Friday, May 29, 2009

1983 - The Falcon


Flying solo!
Falcon (4 issue miniseries)
November 1983 – February 1984
Writer: Jim Owsley
Artists: Paul Smith/Vince Colletta, Mark Bright/Mike Gustovich

I was first attracted to this miniseries because of the wonderful Paul Smith cover. And then when I saw that he was doing the interior art as well, I was sold. Unfortunately, Smith’s art was heavily inked by Vince Colletta which smothered Smith’s great pencils.

This miniseries was written by Jim Owsley, the man who would go on to be known as (Christopher) Priest. In 1983, he was also the first published African American comic book writer.

The first issue focused on the Falcon’s alter ego, Sam Wilson, and his role as a social worker in the ghetto dealing with low-income housing and gang violence. Owsley does a solid job with the script and pulls off a relevant story that as applicable today as it was in 1983.

This story was written years before the other three issues and circulated around the Marvel Comics offices for quite some time. The first issue was then originally slated for Marvel Fanfare, but Jim Shooter wanted to push new idea of limited series, and decided that a Falcon limited series would be a perfect fit.

Since Paul Smith was already committed to the Uncanny X-Men, the other three issues’s pencils were handled by Mark Bright, Owsley’s partner-in-crime for many other future work, like Quantum and Woody and Power Man & Iron Fist.

The Falcon miniseries introduced Police Sergeant Turk who would become a popular secondary character in the Marvel Universe.


Issue #2 revealed that the Falcon is a mutant as he spends the issue fending off a Sentinel. He’s able to destroy the Sentinel, but he’s unable to stop a gang war and loses the trust of a gang leader. Both the story and art work surprisingly well in this issue. There several great action sequences juxtaposed with the gang war bubbling over. Good pacing establishes the story’s tension and really makes you feel how the Falcon is pulled in both directions.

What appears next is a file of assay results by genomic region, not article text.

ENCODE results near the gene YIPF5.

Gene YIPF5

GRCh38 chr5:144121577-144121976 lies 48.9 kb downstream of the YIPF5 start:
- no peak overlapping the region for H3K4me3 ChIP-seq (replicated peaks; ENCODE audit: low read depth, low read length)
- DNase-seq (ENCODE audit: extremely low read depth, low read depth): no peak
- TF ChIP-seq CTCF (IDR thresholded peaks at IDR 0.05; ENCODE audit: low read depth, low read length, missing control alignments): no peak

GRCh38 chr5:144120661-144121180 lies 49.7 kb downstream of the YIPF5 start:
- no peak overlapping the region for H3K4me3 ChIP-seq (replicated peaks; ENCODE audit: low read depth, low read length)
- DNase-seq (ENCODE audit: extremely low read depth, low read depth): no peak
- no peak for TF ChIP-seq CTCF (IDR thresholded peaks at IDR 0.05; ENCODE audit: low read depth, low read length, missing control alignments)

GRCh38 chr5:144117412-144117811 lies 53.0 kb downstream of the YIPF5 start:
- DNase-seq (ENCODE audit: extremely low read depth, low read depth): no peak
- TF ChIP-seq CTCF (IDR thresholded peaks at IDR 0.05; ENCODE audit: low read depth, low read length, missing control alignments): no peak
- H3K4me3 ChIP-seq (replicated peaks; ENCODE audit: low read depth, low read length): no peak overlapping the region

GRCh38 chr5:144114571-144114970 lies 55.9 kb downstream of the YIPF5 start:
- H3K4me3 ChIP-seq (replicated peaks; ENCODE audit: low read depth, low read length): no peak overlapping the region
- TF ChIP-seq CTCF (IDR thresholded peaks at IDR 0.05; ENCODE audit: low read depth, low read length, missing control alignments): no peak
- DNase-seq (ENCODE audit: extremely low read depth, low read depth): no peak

In issue #3, the Falcon dealt with last issue’s fallout and was reminded of his days as “Snap” Wilson when he sold drugs, ran numbers, and operated ‘protection’ operations. And for the record, Snap Wilson did go on trial and was released into Captain America’s custody.

Issue #4 had the Falcon trying to rescue the President of the United States of America who’s being held hostage by a street gang and runs into Electro. The Falcon, a former Captain America sidekick, has matured as a hero able to stand on his own and he's comfortable with putting some distance between himself and Captain America. Captain America co-stars in this issue, but doesn’t take the spotlight from the Falcon. The Falcon actually comes to Captain America’s rescue and even convinces the gang leaders to release the President and start up a dialog about improving their ghetto’s conditions.

Issues #3 and #4 are bit weaker than the initial two issues. The idea that some street gang could kidnap the President of the United States didn’t sit right with me. Neither did the marshmellowy ending where Reagan sits down with the gang leaders for a chat.

The Falcon is next seen in a backup feature running through Captain America that details his run for a Congress seat.

1 comment:

  1. This comic is still one of my favorites and also a favorite of Paul Smith's who once commented about Vinnie Colletta's inking on this book.

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